Rafael Nadal: A Champion in Victory and a Champion in Loss

Rohini IyerSenior Writer IJune 1, 2009

Rafael Nadal redefined the meaning of the word "humility" yesterday.

With a stoic maturity that is seldom displayed by many, this 22 year old's grace and "life moves on" attitude after the worst defeat he has ever suffered in clay, has opened another chapter about his down-to-earth aura.

Writing this feels weird because as a Federer fan, I am supposed to be jumping up and down with ecstasy, finding faults and double entendres, mocking him for his saintly demeanour in his press conference in addition to speculating that his composure was a facade to divert his inner feelings from the world.

But, I can't do it...for if I were to do it, I would be the worst possible sadist alive on the planet.

It's not that I didn't want him to lose...yes I did, but not to some obscure Swede who, after defeating Rafa, maintains that Bjorn Borg should SMS him as if he has conquered Mount Everest.

I wanted Rafa to be there in the finals against Federer, wanted to see them clash and mark their rivalry with a new bookmark, and hoped that it would be in Federer's favour this time.

Not to gloat, but to see them fight until the finish, (last year's debacle still rankles) to see them lock horns, at any surface, any match, and any tournament—it is a treat for the eyes and nothing would have compared to the emotion of Federer gaining the trophy from Rafa Nadal.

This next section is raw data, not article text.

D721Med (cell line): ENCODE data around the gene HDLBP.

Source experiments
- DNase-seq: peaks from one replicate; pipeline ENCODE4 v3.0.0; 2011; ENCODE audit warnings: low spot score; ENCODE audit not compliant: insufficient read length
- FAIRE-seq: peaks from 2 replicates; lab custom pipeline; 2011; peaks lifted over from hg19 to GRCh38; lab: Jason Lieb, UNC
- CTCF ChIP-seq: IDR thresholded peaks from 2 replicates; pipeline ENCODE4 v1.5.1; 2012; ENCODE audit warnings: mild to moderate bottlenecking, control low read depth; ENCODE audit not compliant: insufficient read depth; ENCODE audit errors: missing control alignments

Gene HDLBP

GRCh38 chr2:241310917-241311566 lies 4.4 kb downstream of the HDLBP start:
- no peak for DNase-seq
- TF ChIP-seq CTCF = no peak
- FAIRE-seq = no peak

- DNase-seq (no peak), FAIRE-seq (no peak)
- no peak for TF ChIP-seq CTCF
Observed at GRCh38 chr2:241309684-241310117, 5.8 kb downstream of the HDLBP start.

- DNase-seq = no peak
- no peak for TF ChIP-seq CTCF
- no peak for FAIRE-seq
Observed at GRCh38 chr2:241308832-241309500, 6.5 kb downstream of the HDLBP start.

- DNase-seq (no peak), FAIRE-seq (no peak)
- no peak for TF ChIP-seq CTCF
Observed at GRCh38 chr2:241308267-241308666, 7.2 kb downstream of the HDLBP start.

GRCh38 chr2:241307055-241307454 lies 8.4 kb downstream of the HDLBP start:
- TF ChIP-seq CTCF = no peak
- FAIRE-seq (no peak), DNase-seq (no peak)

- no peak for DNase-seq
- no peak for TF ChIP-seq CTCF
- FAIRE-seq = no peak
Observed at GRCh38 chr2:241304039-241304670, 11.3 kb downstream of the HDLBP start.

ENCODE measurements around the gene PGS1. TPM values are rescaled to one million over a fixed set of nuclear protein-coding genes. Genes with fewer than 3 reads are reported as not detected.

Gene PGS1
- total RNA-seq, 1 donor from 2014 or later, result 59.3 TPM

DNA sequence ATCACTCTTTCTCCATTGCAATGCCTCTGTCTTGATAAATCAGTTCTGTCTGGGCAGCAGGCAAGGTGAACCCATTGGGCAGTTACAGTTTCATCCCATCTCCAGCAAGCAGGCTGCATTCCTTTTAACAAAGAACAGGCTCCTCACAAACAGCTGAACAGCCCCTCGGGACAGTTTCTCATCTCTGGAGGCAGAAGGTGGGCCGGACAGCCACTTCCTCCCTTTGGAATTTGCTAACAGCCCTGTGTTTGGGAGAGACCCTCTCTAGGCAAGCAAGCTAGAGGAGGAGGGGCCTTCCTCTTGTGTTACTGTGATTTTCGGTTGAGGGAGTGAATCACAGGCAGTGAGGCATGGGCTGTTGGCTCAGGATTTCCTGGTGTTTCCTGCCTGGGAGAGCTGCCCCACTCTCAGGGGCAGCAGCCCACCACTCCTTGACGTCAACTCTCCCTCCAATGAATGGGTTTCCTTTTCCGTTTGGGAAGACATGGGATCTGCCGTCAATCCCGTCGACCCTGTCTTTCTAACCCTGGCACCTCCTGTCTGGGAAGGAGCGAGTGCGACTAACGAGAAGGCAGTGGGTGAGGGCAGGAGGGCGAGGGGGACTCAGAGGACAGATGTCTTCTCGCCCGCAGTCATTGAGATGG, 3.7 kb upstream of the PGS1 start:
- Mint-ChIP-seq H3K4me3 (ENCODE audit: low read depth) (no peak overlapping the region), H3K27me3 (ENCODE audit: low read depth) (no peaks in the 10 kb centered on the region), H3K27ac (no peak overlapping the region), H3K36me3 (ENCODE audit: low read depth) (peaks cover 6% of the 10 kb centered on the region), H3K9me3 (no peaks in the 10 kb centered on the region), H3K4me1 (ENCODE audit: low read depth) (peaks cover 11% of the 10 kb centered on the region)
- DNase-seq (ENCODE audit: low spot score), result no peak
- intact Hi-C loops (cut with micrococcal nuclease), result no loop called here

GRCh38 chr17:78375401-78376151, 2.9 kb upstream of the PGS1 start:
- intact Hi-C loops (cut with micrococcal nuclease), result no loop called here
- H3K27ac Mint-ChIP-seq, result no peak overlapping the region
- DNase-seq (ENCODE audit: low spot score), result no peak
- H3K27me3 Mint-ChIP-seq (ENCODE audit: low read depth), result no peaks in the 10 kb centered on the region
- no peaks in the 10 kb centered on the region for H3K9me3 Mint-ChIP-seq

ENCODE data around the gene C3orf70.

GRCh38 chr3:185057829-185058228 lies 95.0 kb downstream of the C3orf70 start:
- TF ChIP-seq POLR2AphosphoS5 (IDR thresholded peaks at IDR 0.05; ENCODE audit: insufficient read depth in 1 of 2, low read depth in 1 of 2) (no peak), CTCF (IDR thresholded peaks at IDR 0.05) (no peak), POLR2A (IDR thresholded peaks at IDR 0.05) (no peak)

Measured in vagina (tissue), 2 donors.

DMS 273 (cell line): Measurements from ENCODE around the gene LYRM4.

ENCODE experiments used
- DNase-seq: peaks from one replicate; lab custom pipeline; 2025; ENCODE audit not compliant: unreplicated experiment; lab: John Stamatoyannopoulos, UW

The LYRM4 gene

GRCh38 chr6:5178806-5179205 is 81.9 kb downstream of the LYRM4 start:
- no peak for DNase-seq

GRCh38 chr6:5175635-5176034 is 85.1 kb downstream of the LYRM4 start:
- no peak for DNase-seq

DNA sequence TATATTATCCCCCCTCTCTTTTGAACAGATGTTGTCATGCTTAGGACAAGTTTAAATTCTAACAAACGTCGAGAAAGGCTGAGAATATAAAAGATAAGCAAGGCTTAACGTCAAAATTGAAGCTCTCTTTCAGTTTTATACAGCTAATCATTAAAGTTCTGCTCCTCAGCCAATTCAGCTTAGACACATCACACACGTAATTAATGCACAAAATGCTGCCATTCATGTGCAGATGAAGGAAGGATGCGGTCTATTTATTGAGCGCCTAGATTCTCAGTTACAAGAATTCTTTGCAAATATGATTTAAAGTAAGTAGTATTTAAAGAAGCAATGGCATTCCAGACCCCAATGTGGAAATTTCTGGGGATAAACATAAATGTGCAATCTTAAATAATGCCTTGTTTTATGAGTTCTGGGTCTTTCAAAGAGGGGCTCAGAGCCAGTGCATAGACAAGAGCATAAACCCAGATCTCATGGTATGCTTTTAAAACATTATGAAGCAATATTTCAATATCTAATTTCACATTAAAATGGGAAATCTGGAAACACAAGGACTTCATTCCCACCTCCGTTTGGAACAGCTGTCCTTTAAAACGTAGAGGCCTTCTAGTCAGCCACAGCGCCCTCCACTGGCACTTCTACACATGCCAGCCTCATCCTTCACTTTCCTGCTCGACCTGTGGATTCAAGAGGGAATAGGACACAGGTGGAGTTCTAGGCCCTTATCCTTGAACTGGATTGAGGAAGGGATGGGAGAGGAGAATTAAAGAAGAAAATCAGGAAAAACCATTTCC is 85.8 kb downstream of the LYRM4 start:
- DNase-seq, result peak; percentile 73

A full completion of a circle!

And though his defeat put aside all such dreams and hopes, there was a contentment that I rooted for Rafa until the end yesterday, and it was doubly satisfying when I read his presser at the official RG site.

As a fan, I am a bad loser almost reaching to the point of "sour grapes," but after reading this guy's feedback, it feels like I should be hiding in some remote corner of the world dropping my head in abject shame.

Losing is one thing, but to come out and talk as if it's no big deal, giving credit to a man who is bragging about his greatness at the other end...that is a monumental effort and demands a stand-up ovation.

Being touted as the favourite, attempting to create a record for yourself, and to see it getting washed away in this manner and then accepting it: Yes, I did make a mistake, and I hope to learn from it in the days to come.

It's not easy and many cannot carry it off with the surety that Rafa did.

Rafa's blatant acceptance of the reality, perhaps far more earlier than when his fans and friends did, reflects his balance and greatness as a professional.

As a part of the whole, it takes a lot of different men and women to comprise the world of tennis, and it's really worthwhile that Rafael Nadal forms a larger than life part of it:

Both as the victor and as the vanquished...Vamos Rafa!

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